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Bartolo Colon Returns To Prominence

Posted By Paul Swydan On April 28, 2011 @ 5:00 pm In Daily Graphings,Yankees | 32 Comments

Stage hypnotists make a living calling people up on stage and making them believe that they’re something they’re not, be it a lion, a pirate or even Kanye West. Someone may want to look at the Yankees payroll to see if they have a hypnotist on payroll this season, because all of a sudden Bartolo Colon — after allowing just three runs in his first 14 2/3 innings as a starter this year — has been transformed into a quality Major League starter once again.


In his piece on Colon a couple of weeks ago, Tommy Rancel noted that all parties involved would likely be thrilled if Colon could go six innings, 90 pitches and keep the Blue Jays to around three or four runs in his first start. Tommy was right on track — Colon went 6 2/3 in 89 pitches and held the Jays to two runs. Last night, Colon upped the ante, going eight innings over an economical 99 pitches, allowed just one run and struck out six White Sox. He even managed to inspire the first ejection of the season for Ozzie Guillen, which is always a nice feather in your cap. By WPA, it was the best Yankees start of the young season.

One thing that jumps out immediately is the velocity differences in his offerings. From 2004-2009, Colon’s average fastball was 91.5 MPH, with his slider clocking in at 84.3 and his changeup at 83.0. His fastball has been more or less the same thus far, but his slider and changeup have been slower — both are just a hair over 82 MPH right now. As a result, instead of a 7 MPH difference between his fastball, his slider and changeup are nearly 9 MPH different. The difference may be making his fastball that much more effective. Heading into today, Colon’s fastball, by wFB/C, has been the 24th best in the game (non R.A. Dickey division).

The other thing that sticks out so far has been his aforementioned efficiency. Perhaps realizing that he only has so many bullets to fire, he has only gone to seven pitches on one batter in his first two starts, and 68% of his plate appearances were concluded in four pitches or less. Against the Blue Jays, he had a one-pitch AB in five of his first six innings. In that first start, he did labor, compiling a six- and seven-pitch sequence in his final inning. But last night, he stayed efficient throughout, needing just 16 pitches to get through the seventh and eighth innings. By staying efficient with his pitches, he is keeping his walk rate down, and thus allowing himself to stay out of the big inning. His WHIP, as it currently stands, is hovering right where it did during his Cy Young season in 2005. And it’s not as if this has been fueled by an unsustainable BABIP like some early-season surprises (see Tomlin, Josh). His .300 BABIP is not only right around league average, but it is also very close to his .292 career mark as well.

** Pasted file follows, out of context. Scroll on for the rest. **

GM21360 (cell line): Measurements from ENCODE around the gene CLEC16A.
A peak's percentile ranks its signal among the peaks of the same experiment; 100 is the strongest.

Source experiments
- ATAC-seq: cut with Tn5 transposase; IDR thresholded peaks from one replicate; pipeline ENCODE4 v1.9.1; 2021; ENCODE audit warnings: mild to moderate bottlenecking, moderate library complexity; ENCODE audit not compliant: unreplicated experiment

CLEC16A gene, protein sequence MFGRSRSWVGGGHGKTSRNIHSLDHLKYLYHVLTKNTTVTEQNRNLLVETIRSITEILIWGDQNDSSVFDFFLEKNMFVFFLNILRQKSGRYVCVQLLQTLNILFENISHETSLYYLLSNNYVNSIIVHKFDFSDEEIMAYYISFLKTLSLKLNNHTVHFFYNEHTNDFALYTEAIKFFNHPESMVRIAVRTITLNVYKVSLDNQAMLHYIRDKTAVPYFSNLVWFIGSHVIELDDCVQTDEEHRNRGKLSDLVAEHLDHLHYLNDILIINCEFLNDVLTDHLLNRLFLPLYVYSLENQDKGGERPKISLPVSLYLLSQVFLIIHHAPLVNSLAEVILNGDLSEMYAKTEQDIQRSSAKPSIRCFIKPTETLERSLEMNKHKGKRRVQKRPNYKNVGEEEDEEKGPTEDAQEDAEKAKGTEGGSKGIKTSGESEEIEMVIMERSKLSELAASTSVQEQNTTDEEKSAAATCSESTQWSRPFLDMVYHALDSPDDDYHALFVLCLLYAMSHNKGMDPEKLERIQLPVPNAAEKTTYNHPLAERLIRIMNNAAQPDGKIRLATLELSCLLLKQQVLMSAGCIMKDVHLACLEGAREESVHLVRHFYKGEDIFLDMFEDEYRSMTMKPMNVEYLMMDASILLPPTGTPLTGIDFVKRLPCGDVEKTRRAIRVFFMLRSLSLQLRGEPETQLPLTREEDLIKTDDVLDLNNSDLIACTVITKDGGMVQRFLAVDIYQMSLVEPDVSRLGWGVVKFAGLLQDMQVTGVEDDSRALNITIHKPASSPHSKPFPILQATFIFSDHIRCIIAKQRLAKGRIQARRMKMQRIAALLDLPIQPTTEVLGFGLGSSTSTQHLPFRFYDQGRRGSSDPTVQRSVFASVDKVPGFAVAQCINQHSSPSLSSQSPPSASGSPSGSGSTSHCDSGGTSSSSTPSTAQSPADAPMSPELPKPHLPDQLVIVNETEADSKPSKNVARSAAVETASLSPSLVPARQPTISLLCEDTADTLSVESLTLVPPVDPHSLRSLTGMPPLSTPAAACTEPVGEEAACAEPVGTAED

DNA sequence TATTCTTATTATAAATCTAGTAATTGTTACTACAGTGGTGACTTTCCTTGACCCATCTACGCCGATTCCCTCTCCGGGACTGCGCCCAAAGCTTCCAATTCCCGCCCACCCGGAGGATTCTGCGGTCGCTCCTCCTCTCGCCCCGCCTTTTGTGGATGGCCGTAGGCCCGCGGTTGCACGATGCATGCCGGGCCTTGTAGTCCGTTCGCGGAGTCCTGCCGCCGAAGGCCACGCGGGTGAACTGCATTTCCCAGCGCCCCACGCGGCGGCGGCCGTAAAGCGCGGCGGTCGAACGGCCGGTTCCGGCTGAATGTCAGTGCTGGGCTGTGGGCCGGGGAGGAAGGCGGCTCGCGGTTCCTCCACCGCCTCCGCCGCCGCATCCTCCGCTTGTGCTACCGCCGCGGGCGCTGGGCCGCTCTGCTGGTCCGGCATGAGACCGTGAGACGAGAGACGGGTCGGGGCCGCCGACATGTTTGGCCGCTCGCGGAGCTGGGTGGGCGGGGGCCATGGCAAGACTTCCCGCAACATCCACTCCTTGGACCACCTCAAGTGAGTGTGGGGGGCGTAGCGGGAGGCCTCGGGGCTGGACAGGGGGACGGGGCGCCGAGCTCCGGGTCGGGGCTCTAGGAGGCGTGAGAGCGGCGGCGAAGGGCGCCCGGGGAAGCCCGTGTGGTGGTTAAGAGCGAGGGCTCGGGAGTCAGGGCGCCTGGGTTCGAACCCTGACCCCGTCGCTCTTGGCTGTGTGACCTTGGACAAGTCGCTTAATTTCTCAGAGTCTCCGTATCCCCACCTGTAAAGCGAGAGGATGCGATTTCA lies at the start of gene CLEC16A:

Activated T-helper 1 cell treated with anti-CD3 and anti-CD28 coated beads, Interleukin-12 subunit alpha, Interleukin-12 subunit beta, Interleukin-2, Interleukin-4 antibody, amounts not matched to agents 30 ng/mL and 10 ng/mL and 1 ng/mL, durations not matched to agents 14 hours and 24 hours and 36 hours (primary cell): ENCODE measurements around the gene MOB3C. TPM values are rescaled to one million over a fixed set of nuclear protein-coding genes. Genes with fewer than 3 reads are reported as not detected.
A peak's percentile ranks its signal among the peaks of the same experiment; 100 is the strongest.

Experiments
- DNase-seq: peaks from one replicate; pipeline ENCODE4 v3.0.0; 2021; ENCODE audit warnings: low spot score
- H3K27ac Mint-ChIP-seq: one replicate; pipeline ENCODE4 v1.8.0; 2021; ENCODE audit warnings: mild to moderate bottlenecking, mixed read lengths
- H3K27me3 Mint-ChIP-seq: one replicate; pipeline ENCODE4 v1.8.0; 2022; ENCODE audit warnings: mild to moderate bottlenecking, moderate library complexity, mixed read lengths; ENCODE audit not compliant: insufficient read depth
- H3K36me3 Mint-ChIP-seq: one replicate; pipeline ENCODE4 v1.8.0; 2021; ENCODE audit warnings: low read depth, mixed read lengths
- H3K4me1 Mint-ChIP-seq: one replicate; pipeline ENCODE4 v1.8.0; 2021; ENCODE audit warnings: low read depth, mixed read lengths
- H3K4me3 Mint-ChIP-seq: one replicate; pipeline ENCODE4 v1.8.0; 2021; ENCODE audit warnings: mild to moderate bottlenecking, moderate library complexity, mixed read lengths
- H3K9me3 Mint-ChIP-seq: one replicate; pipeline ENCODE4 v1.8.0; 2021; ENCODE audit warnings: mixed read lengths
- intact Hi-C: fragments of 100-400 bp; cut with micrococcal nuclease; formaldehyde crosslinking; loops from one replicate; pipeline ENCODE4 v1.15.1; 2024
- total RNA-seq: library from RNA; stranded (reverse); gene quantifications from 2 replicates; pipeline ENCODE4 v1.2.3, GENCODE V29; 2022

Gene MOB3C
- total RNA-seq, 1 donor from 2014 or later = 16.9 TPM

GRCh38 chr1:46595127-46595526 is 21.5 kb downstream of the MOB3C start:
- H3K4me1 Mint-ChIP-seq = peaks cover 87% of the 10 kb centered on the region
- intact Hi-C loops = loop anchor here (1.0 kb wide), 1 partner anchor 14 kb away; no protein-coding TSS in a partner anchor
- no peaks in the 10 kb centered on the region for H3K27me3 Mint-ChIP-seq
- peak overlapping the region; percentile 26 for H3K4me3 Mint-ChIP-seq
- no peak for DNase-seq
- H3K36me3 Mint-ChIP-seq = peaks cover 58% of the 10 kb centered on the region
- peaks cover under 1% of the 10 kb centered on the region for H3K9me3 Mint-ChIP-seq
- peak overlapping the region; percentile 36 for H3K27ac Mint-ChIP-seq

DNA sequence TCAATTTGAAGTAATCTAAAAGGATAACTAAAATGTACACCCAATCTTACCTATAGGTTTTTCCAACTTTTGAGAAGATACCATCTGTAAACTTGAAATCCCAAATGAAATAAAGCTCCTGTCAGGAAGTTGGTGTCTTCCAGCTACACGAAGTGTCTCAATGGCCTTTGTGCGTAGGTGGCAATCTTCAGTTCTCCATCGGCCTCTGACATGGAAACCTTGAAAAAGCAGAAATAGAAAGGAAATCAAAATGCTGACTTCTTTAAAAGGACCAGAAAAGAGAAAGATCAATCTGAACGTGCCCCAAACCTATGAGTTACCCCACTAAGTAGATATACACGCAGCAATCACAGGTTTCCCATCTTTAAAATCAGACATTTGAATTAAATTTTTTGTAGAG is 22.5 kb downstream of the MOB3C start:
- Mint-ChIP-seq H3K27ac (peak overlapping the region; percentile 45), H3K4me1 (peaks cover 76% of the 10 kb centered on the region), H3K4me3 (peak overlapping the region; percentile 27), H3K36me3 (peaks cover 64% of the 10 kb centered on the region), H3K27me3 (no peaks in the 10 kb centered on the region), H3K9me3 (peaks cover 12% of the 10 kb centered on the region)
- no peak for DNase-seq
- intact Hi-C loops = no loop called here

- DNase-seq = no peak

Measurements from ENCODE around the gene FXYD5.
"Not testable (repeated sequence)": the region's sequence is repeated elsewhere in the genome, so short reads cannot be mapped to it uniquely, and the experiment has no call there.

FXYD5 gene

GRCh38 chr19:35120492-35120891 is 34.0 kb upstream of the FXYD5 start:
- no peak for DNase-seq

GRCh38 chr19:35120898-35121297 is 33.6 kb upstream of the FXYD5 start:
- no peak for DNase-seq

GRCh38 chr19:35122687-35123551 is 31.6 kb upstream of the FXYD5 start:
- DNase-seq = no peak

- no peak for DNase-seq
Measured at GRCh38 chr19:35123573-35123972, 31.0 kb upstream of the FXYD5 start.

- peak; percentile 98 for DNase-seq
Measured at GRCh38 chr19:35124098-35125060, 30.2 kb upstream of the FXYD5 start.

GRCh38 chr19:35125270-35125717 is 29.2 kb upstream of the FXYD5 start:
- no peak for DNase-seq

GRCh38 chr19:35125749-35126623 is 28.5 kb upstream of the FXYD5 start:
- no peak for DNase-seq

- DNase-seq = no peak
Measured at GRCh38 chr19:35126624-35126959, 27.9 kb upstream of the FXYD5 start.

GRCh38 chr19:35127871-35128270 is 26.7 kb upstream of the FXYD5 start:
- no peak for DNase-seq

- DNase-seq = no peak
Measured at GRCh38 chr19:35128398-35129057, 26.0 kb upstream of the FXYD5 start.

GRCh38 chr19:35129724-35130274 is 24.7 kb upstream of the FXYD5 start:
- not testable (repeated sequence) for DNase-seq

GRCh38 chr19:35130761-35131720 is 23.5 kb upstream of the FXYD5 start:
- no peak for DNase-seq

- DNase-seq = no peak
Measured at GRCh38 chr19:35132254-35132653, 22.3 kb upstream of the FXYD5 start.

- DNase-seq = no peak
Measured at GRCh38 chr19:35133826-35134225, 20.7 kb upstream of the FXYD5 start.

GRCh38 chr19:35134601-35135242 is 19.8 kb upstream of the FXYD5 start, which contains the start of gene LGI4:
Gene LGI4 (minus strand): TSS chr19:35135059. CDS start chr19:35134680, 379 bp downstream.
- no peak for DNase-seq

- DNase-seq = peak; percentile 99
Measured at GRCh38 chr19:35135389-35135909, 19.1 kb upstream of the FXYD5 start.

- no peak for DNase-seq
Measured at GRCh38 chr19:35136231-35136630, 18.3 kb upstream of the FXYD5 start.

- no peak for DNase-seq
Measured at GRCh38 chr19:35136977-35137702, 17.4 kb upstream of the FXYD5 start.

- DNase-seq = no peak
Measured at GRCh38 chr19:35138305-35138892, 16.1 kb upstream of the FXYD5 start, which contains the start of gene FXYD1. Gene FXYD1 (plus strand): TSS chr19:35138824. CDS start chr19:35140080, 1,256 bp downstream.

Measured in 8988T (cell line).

Before we go ahead and crown him though, let’s look at some caution signs. First, it’s two starts. The list of pitchers who have made two effective starts before tailing off, be they 21 years old or 38, is extensive. Second, let’s remember that the White Sox haven’t exactly been tearing the cover off the ball this season. While they are a team chock full of talented hitters, they are currently last in the Majors in hitter WAR, 21st in wOBA and 24th in wRC+. Third, Colon only managed five swinging strikes last night. In fact, his abnormally (for him) high K/9 mark is betrayed by an O-Swing% and SwStr% that are both below average. Something will have to give there, but given how good he has been, a little regression will still leave him comfortably in the above average range.

Colon skipped last season, and from 2006-2009 spent at least part of each season in the Minors. If you told me that this same guy — at age 38 — would have the 14th best FIP- and the ninth best xFIP- in the Majors near the end of April, I promptly would have asked where you got whatever you had been smoking, but that’s where we are right now. He has been a life preserver for a team that has had to deal with Phil Hughes and his arm issues, and has in general been searching for back-end rotation help for quite some time. There are some warning signs on the horizon, but if he can keep this up, the Yankees could once again have a devastating rotation if and when Hughes returns to form.


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